A brilliant novel from 2021 that is mostly about life lived in “the portal,” that is, on social media, makes, mid-course, a dramatic turn and engages the world of the flesh. The sister of the unnamed female narrator conceives a child who is prenatally diagnosed with a terrible disease that has scrambled her brain cells. Because of oppressive laws imposed by an authoritarian regime, not only is abortion unavailable, but even early inducement of labor is a felony.
In the end, labor is induced at 35 weeks. No one expects the child to live through birth. She does. No one expects her to be able to go home. She does. The narrator, now an aunt, falls in love with her niece; from here the book presents a realistic and honest and compassionate picture of what it is like to love a disabled child—who is never called disabled; the aunt sees everything about her as revealing a “normalness” that we don’t often perceive.
We read: “All the worries about what a mind was fell away as soon as the baby was placed in her arms. A mind was merely something trying to make it in the world.” Although the baby’s brain was a mess, her family still told her stories. “What did a story mean to the baby?” the narrator wonders. “It meant a soft voice, reassurance that everything outside her still went on, still would go on. That the blood of continuity still pumped, that the day ran in its riverbed.” When a doctor told the aunt that the baby was having seizures, “she stared at him over her nose like a seagull, because if he wanted her to name a hundred saints and desert mystics who were epileptic, she could do it, starting with the letter A.”
Indeed, “Looking at the baby she sometimes believed that nothing was wrong or could ever go wrong, that they were on a planet together where this is simply what a baby was.” When, in an early meeting, the neurologist had said that maybe, with luck and perseverance, someday the baby might be able to count to three, “she almost turned the table over on her, because who needed to count to three? Look what counting to three had gotten us.”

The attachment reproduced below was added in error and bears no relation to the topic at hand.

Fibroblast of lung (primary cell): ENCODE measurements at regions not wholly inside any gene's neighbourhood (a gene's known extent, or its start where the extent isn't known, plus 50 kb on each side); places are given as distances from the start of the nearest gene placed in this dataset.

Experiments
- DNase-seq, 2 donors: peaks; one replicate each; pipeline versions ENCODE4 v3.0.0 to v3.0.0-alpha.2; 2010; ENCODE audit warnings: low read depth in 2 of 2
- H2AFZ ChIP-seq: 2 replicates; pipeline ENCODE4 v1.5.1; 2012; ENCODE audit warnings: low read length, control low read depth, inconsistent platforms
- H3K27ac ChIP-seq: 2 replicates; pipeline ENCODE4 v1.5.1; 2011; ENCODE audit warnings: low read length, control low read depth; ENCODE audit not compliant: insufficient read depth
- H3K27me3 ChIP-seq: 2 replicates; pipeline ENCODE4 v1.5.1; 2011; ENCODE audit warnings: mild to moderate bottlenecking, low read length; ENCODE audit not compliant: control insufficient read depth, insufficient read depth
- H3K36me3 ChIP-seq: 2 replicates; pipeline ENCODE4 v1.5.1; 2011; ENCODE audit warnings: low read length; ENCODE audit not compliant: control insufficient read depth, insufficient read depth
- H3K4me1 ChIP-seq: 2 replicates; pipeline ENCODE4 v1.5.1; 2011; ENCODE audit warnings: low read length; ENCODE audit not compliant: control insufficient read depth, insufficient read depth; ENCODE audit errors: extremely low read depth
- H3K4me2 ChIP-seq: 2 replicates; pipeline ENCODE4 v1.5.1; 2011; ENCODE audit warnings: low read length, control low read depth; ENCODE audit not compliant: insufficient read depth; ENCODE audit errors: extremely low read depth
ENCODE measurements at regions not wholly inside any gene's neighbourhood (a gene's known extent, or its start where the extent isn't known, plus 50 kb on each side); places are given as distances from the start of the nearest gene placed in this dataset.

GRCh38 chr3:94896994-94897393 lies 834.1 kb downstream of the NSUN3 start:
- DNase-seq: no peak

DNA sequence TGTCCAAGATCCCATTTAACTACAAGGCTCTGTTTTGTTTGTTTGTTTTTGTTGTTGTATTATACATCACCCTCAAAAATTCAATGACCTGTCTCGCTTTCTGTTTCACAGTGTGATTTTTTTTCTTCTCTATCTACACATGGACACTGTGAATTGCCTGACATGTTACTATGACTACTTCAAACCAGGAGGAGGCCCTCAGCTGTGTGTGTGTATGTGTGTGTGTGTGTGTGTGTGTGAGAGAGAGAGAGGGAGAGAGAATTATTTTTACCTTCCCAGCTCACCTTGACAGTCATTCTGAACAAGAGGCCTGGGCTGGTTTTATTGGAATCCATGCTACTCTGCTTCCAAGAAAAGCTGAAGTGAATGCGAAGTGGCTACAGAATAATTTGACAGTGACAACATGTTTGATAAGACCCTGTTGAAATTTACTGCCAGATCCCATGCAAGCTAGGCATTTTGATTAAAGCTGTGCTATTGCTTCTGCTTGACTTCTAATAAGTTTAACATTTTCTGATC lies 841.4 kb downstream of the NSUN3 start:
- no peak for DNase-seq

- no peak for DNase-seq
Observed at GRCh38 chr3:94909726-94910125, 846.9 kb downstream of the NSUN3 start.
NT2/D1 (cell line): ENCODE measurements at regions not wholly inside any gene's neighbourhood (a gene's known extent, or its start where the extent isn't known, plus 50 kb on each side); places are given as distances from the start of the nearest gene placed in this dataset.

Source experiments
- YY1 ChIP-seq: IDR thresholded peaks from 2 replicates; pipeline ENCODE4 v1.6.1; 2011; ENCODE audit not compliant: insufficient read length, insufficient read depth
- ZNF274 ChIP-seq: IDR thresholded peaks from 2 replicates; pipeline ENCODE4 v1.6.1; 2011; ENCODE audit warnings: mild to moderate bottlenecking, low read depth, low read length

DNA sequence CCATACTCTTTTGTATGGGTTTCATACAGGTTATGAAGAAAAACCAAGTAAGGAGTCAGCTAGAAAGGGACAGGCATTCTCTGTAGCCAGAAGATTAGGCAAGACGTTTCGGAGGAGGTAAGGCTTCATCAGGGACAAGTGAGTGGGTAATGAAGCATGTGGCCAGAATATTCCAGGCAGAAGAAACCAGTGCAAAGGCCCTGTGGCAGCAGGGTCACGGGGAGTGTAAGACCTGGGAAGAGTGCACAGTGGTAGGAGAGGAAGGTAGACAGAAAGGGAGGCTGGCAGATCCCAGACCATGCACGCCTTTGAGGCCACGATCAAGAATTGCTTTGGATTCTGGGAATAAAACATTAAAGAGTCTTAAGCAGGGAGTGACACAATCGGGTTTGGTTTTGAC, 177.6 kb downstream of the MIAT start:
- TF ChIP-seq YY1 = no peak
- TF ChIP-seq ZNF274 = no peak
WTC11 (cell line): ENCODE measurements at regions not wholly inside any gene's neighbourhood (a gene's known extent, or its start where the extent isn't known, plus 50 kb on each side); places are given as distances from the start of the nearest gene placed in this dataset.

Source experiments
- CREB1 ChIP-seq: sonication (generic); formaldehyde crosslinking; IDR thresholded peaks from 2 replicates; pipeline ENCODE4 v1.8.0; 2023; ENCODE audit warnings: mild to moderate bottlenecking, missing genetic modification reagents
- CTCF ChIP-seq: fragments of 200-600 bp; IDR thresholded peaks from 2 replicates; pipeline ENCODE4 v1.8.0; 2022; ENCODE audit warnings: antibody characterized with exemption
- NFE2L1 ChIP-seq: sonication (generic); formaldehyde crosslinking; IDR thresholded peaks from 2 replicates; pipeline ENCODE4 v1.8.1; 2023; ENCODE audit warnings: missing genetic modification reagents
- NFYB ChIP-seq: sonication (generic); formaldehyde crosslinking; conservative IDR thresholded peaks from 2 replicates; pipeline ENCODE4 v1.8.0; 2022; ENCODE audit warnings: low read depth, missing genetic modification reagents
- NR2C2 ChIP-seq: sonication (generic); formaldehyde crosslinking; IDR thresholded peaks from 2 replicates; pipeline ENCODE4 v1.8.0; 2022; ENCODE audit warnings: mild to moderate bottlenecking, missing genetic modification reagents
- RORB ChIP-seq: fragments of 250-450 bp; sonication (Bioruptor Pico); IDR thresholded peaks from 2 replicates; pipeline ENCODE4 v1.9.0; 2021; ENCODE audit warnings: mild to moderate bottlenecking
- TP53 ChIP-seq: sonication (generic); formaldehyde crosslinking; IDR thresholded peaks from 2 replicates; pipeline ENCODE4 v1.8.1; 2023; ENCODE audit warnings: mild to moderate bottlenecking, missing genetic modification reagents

The book is No One Is Talking About This by Patricia Lockwood, and if you can handle the raunch and bracket out the politics, you will find wonderfully thoughtful sentences like the ones I have quoted here. I give you one more. When a nurse says of the baby, “Everything’s wrong with her,” the aunt wants to shout: “With us! . . . Everything wrong with us!”
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I think baby Jesus would have been taken as an imperfect, defective child. There was nothing wrong with Jesus’ body. But being sinless, he lived entirely by love. And such a person is an affront to the world, a contradiction to everything we live by. Of Jesus, the world says, “Everything’s wrong with him!”
But the problem is not in the babies. This is the unsentimental meaning of Christmas.